“It absolutely strengthens value because it ensures that ‘working knowledge’ is transferred,” she says. “Workflow documentation is a tangible and intangible benefit to the buyer, and therefore, the seller.”
5. It Helps Scale Your Business
Every business wants to grow. But to do that without placing an extra burden on your organization, you need automated workflows, something John Elder of The Business Blocks has been creating since 2010.
“For a business that wants to grow in a scalable manner, not only do the processes and workflows need to be documented, but they need to be systemized and automated,” he explains. “This is impossible if you don't start with the foundational element of documentation.”
And if you’re a solopreneur, documentation is even more important.
“When you’re the solo founder in a small business, most of the things you do are in your head,” says Carsten Pleiser, co-founder of Paperless, software that helps you create, sign, and manage digital documents. “However, as your team grows larger, you need to document these workflows that are proven to be efficient to help your team create a consistent user experience and reduce the learning curve for new employees.”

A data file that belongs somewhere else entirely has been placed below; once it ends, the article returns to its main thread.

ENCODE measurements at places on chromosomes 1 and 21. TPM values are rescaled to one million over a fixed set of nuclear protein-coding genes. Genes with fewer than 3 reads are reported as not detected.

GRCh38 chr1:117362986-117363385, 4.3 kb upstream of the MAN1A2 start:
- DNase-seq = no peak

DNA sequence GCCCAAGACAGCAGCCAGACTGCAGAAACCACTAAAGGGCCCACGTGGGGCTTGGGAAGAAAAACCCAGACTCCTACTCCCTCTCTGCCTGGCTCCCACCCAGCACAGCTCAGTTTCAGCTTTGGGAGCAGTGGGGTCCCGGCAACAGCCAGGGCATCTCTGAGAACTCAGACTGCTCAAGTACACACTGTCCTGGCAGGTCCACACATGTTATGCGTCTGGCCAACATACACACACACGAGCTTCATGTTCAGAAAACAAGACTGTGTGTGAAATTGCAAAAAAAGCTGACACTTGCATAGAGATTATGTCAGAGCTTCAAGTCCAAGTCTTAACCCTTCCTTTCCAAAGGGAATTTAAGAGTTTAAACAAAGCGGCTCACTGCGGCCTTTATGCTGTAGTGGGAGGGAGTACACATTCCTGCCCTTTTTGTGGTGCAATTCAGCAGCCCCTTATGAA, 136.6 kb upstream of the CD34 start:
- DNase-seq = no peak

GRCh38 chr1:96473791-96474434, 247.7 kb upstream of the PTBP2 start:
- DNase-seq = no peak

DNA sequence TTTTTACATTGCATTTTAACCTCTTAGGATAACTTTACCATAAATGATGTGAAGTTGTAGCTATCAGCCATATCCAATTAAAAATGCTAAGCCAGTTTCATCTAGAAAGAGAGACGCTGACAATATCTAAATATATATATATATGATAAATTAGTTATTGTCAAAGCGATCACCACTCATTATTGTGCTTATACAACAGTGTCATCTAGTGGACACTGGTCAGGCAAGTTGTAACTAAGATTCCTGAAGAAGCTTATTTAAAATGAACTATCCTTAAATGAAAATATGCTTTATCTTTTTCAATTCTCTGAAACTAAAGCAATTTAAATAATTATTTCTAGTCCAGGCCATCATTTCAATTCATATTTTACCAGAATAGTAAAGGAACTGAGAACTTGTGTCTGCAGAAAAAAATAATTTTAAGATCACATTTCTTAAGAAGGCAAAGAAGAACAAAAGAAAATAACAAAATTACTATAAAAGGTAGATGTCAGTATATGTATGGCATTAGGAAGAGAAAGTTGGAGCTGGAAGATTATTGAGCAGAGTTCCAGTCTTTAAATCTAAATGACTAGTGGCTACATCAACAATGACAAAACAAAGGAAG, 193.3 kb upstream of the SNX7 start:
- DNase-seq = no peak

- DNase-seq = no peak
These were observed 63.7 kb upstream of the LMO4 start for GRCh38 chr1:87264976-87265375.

6. It Safeguards Organizational Knowledge
When an employee leaves your organization, what happens to the unique processes and systems they developed over the years? Does that knowledge pass on easily to their replacement, or does it disappear as soon as the departing employee is out the door?
“This year especially, we’ve seen a mass amount of turnover in professional roles,” says Kennedy. “As people make these career shifts, well-developed processes and systems go with them.”
Knowing how to replicate the processes and results of an employee is essential even if they’re only going away for a couple of weeks on vacation. Whether they’re present at work or not, you’ll still need access to the organizational knowledge they hold.
What Are The Steps To Document Workflow?
So you’ve seen six solid reasons for documenting your workflows. Now, the real work begins. Here’s how to document your workflow in four simple steps.
Step 1: Define Desired Outcomes
Documenting your processes for the first time can be overwhelming when you’ve never had to think about it before. To start, ask yourself two questions:
- What are the regular tasks that your team is responsible for?